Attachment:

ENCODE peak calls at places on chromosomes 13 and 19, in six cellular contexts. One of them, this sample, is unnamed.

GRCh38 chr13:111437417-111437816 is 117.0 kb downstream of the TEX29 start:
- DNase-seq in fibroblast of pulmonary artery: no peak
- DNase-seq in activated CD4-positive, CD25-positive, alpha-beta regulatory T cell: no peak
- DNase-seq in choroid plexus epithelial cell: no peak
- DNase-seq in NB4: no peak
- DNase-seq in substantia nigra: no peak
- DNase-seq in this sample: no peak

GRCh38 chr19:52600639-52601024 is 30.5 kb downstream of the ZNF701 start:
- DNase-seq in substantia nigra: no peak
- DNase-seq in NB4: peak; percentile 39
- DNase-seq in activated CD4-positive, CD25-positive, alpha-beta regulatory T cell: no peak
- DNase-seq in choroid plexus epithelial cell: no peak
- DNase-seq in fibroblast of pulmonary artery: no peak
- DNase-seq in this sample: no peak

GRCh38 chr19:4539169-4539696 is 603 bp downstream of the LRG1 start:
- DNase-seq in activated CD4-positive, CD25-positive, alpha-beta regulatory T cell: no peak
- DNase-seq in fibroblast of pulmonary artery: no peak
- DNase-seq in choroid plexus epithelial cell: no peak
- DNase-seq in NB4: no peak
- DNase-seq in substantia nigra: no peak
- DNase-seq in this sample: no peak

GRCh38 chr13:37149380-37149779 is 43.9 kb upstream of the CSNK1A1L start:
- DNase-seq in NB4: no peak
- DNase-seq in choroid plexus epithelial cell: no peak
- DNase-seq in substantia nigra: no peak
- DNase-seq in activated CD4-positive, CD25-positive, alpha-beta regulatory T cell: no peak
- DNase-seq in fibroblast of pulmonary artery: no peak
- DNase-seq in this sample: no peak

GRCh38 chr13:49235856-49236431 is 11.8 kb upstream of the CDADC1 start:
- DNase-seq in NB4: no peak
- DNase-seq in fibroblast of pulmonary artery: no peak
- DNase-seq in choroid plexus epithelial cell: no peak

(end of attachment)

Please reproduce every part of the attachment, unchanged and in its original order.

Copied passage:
ENCODE peak calls at places on chromosomes 13 and 19, in six cellular contexts. One of them, this sample, is unnamed.

GRCh38 chr13:111437417-111437816 is 117.0 kb downstream of the TEX29 start:
- DNase-seq in fibroblast of pulmonary artery: no peak
- DNase-seq in activated CD4-positive, CD25-positive, alpha-beta regulatory T cell: no peak
- DNase-seq in choroid plexus epithelial cell: no peak
- DNase-seq in NB4: no peak
- DNase-seq in substantia nigra: no peak
- DNase-seq in this sample: no peak

GRCh38 chr19:52600639-52601024 is 30.5 kb downstream of the ZNF701 start:
- DNase-seq in substantia nigra: no peak
- DNase-seq in NB4: peak; percentile 39
- DNase-seq in activated CD4-positive, CD25-positive, alpha-beta regulatory T cell: no peak
- DNase-seq in choroid plexus epithelial cell: no peak
- DNase-seq in fibroblast of pulmonary artery: no peak
- DNase-seq in this sample: no peak

GRCh38 chr19:4539169-4539696 is 603 bp downstream of the LRG1 start:
- DNase-seq in activated CD4-positive, CD25-positive, alpha-beta regulatory T cell: no peak
- DNase-seq in fibroblast of pulmonary artery: no peak
- DNase-seq in choroid plexus epithelial cell: no peak
- DNase-seq in NB4: no peak
- DNase-seq in substantia nigra: no peak
- DNase-seq in this sample: no peak

GRCh38 chr13:37149380-37149779 is 43.9 kb upstream of the CSNK1A1L start:
- DNase-seq in NB4: no peak
- DNase-seq in choroid plexus epithelial cell: no peak
- DNase-seq in substantia nigra: no peak
- DNase-seq in activated CD4-positive, CD25-positive, alpha-beta regulatory T cell: no peak
- DNase-seq in fibroblast of pulmonary artery: no peak
- DNase-seq in this sample: no peak

GRCh38 chr13:49235856-49236431 is 11.8 kb upstream of the CDADC1 start:
- DNase-seq in NB4: no peak
- DNase-seq in fibroblast of pulmonary artery: no peak
- DNase-seq in choroid plexus epithelial cell: no peak